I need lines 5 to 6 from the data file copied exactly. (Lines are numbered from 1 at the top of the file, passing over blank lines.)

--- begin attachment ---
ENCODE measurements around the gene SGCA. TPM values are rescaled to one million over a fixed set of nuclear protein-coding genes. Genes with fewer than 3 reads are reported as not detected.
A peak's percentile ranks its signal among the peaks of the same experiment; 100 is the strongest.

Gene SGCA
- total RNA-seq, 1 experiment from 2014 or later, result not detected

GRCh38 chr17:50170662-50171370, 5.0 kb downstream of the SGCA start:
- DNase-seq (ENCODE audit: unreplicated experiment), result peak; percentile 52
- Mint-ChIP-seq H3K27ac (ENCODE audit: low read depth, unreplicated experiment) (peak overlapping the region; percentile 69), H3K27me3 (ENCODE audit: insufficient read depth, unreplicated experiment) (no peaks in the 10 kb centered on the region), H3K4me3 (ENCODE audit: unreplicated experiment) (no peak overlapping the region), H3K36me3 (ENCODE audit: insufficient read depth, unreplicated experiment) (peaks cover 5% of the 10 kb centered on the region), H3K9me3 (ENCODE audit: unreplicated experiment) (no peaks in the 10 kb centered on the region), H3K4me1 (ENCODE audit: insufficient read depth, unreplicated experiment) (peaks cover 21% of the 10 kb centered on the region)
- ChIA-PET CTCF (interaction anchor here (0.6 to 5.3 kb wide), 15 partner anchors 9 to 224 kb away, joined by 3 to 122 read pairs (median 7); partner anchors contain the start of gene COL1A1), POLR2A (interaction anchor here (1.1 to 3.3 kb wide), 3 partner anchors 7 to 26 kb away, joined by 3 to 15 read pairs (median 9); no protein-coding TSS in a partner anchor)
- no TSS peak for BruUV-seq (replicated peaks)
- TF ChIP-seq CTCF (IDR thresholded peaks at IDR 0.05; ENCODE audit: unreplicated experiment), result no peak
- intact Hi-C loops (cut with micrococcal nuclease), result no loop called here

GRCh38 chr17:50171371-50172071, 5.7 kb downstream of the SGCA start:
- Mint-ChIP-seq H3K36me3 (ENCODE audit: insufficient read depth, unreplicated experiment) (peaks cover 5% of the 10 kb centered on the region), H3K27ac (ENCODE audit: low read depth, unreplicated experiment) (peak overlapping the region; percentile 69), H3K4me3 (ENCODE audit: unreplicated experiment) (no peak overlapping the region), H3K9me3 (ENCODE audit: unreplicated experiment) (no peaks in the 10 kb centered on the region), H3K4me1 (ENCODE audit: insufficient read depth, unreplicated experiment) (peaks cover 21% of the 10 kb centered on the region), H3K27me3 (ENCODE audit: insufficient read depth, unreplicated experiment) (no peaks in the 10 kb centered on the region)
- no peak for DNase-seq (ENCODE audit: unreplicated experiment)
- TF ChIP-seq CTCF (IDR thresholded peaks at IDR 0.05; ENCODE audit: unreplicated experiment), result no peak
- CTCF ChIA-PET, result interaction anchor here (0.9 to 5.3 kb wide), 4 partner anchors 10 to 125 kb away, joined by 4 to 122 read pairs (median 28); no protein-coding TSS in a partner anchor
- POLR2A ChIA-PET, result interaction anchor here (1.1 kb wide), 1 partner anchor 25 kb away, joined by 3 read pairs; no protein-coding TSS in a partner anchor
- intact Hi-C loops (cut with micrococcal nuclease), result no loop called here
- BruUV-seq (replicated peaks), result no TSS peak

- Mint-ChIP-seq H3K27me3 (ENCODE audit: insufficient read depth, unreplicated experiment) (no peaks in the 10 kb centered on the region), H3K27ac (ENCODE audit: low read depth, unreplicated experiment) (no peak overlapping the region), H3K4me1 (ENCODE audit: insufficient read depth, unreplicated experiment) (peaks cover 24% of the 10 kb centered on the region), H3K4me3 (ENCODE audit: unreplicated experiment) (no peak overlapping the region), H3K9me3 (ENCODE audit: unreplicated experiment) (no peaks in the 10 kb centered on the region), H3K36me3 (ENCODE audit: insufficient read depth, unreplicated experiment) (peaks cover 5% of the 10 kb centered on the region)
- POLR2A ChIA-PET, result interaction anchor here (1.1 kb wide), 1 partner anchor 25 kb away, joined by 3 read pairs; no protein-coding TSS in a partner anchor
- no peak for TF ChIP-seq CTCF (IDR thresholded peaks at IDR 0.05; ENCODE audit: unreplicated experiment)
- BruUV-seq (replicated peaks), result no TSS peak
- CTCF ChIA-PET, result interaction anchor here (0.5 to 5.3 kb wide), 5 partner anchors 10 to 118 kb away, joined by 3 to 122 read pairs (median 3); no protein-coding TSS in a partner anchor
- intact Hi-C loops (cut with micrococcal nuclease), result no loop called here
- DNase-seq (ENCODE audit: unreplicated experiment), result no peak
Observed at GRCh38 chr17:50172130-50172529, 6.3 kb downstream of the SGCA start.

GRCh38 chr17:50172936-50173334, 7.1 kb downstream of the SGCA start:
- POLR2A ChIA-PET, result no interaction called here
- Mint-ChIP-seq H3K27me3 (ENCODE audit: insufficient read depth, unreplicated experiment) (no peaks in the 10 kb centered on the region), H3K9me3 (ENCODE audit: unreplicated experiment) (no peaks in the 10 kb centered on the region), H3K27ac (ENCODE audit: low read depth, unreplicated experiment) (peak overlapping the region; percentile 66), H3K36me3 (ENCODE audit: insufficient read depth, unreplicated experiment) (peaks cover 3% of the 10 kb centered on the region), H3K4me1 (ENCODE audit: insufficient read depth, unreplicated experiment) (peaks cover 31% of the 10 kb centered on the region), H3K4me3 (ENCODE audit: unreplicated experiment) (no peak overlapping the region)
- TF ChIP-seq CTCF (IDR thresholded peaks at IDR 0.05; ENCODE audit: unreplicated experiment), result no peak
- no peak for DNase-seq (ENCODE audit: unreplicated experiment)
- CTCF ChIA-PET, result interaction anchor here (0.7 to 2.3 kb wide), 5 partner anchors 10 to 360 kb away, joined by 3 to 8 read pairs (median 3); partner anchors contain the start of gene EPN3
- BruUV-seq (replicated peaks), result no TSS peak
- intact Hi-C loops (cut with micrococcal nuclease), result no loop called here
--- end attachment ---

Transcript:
GRCh38 chr17:50170662-50171370, 5.0 kb downstream of the SGCA start:
- DNase-seq (ENCODE audit: unreplicated experiment), result peak; percentile 52